What lies beneath?

T-rays could soon let art historians see murals hidden beneath coats of plaster or paint in centuries-old buildings.

Just as X-rays let doctors see the bones beneath our skin, ‘T-rays’ could let art historians see murals hidden beneath coats of plaster or paint in centuries-old buildings, University of Michigan engineering researchers say.

T-rays, pulses of terahertz radiation, could also illuminate pencilled sketches under paintings on canvas without harming the artwork. Current methods of imaging underdrawings can not detect certain art materials such as graphite or sanguine, a red chalk that some of the masters are believed to have used.

The team of researchers, which includes scientists at the Louvre Museum, Picometrix and the University of Michigan, used terahertz imaging to detect coloured paints and a graphite drawing of a butterfly through 4mm of plaster. They believe their technique is capable of seeing even deeper.

In March, the scientists will take their equipment to France to help archaeologists examine a mural they discovered recently behind five layers of plaster in a 12th century church.

‘It’s ideal that the method of evaluation for historical artifacts such as frescoes and mural paintings, which are typically an inherent part of a building’s infrastructure, be non-destructive, non-invasive, precise and applicable on site. Current technologies may satisfy one or more of these requirements, but we believe our new technique can satisfy all of them,’ said John Whitaker, a research scientist and adjunct Prof in the Department of Electrical Engineering and Computer Science at the University of Michigan.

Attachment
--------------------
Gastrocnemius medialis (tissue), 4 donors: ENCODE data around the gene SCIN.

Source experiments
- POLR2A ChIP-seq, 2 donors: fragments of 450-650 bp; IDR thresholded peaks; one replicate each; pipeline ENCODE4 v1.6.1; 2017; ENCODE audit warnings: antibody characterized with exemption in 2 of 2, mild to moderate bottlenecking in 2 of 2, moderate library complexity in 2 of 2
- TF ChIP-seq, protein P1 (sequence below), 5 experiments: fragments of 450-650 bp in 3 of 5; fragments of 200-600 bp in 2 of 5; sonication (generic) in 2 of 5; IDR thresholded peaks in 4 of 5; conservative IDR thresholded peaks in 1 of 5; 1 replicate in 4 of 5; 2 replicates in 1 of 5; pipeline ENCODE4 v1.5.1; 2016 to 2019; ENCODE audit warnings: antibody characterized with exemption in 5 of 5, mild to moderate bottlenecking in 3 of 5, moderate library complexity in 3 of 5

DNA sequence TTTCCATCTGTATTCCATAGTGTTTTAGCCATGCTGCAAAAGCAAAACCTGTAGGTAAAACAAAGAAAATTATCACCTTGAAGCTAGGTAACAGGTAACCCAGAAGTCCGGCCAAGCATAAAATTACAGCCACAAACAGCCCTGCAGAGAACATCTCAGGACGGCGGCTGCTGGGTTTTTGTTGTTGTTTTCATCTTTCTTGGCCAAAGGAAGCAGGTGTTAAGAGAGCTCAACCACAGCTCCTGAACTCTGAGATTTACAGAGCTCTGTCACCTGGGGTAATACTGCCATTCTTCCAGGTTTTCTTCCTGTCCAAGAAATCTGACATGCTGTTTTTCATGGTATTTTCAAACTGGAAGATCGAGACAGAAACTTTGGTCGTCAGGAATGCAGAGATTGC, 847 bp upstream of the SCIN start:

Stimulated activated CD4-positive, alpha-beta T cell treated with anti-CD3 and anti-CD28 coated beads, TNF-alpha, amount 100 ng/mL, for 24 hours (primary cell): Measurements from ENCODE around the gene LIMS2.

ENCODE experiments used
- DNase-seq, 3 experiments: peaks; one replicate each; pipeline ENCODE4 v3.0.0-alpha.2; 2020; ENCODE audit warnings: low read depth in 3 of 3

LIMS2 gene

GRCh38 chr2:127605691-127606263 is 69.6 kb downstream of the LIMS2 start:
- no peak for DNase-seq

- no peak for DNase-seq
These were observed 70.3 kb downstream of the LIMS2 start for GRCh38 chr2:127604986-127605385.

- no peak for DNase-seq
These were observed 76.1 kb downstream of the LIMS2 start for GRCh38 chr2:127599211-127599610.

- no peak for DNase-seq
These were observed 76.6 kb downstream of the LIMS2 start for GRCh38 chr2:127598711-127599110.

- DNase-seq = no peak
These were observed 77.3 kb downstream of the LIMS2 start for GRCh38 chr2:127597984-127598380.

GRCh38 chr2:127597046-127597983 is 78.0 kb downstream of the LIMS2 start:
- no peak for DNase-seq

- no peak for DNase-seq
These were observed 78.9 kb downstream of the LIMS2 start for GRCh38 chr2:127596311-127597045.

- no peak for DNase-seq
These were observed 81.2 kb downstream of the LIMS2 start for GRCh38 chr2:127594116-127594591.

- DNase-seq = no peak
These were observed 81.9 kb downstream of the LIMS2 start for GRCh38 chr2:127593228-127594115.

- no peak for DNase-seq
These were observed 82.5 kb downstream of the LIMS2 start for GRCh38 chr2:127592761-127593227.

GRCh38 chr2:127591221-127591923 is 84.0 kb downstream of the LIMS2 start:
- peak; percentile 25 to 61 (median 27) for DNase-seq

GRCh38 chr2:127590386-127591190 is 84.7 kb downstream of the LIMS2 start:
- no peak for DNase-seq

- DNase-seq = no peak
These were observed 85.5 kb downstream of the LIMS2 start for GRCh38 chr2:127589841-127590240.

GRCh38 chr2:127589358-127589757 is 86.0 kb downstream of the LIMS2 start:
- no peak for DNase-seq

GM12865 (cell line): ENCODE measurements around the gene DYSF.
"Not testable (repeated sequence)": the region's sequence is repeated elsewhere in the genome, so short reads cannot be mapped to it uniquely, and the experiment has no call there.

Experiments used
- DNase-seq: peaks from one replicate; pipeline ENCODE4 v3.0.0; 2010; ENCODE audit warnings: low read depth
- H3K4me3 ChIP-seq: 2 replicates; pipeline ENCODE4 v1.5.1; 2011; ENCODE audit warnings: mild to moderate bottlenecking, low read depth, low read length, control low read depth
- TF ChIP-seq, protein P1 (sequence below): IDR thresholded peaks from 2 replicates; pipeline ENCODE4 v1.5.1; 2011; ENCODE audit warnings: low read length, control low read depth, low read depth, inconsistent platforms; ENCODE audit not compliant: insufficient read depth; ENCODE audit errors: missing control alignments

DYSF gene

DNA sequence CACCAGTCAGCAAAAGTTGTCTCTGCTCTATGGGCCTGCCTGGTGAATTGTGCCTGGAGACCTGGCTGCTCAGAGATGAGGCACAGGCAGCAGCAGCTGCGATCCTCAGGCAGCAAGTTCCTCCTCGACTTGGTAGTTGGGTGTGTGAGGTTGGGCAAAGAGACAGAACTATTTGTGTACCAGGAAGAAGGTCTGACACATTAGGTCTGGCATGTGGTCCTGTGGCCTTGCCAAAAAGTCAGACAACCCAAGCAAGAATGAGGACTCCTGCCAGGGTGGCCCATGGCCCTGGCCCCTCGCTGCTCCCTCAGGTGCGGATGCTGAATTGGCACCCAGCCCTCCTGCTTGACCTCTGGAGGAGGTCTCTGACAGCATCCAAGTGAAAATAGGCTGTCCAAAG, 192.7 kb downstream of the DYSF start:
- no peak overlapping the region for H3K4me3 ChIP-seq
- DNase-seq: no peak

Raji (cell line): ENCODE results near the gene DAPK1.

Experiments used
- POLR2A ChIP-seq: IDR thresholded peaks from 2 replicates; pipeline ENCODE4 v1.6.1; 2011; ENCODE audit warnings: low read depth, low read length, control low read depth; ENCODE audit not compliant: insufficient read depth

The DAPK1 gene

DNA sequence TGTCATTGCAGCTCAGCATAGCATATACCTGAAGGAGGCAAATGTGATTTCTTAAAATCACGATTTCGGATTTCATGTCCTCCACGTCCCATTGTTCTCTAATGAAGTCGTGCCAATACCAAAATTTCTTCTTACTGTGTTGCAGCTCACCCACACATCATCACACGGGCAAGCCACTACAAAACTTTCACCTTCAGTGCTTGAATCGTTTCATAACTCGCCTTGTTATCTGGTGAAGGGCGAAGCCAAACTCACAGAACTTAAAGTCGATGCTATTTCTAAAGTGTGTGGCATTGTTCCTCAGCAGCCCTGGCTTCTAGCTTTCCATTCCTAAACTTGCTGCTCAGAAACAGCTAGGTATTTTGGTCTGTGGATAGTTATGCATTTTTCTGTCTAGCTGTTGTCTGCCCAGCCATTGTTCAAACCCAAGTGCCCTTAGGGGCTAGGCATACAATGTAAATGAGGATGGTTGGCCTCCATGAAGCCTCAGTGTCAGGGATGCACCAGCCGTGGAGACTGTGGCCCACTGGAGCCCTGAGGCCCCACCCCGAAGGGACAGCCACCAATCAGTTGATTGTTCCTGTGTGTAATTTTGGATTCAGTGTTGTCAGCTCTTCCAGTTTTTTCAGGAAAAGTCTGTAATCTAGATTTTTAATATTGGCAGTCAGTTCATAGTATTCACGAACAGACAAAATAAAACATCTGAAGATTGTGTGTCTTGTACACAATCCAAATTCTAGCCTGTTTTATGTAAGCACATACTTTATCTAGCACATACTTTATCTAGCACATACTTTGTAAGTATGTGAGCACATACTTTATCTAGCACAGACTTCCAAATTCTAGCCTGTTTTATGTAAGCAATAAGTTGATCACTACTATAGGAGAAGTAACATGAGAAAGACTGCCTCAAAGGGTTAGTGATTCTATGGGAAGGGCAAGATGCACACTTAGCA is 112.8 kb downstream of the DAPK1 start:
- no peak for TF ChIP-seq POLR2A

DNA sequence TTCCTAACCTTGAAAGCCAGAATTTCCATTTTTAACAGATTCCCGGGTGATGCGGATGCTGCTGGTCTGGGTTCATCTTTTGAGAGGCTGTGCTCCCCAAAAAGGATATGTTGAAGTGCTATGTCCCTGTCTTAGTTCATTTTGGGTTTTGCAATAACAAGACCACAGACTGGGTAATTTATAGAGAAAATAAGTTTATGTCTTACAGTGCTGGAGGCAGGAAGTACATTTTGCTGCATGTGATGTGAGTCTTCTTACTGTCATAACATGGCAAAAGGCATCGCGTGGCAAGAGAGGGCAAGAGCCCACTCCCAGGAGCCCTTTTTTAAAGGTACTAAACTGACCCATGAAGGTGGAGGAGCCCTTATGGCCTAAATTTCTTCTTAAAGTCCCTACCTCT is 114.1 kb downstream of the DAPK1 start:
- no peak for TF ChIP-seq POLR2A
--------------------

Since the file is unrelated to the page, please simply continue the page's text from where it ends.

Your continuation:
The device used to see what lies beneath the surface of the plaster was developed by the Ann-Arbor based company Picometrix. It’s called the T-Ray system, and it uses pulses from an ultra-fast laser to excite a semiconductor antenna, which in turn emits pulses of terahertz radiation.

The rays permeate the plaster, and some reflect back when there is a change in the material. When they bounce back, the amount of energy they retain depends on the material they hit. Different colours of paint, or the presence of graphite, for example, cause tell-tale differences in the amount of energy in the returning waves. A receiver measures this energy, and the scientists can use the data to produce an image of what lies beneath, Jackson explained.

A similar device made by Picometrix is used routinely to examine the foam on the space shuttle’s fuel tanks for underlying damage, said Irl Duling, director of terahertz business development at Picometrix.

Gèrard Mourou, a University of Michigan electrical engineering professor emeritus, said he believes this technique will be especially useful in Europe, where historic regime changes often resulted in artworks being plastered or painted over. This was common in places of worship, some of which switched from churches to mosques and vice versa over the centuries.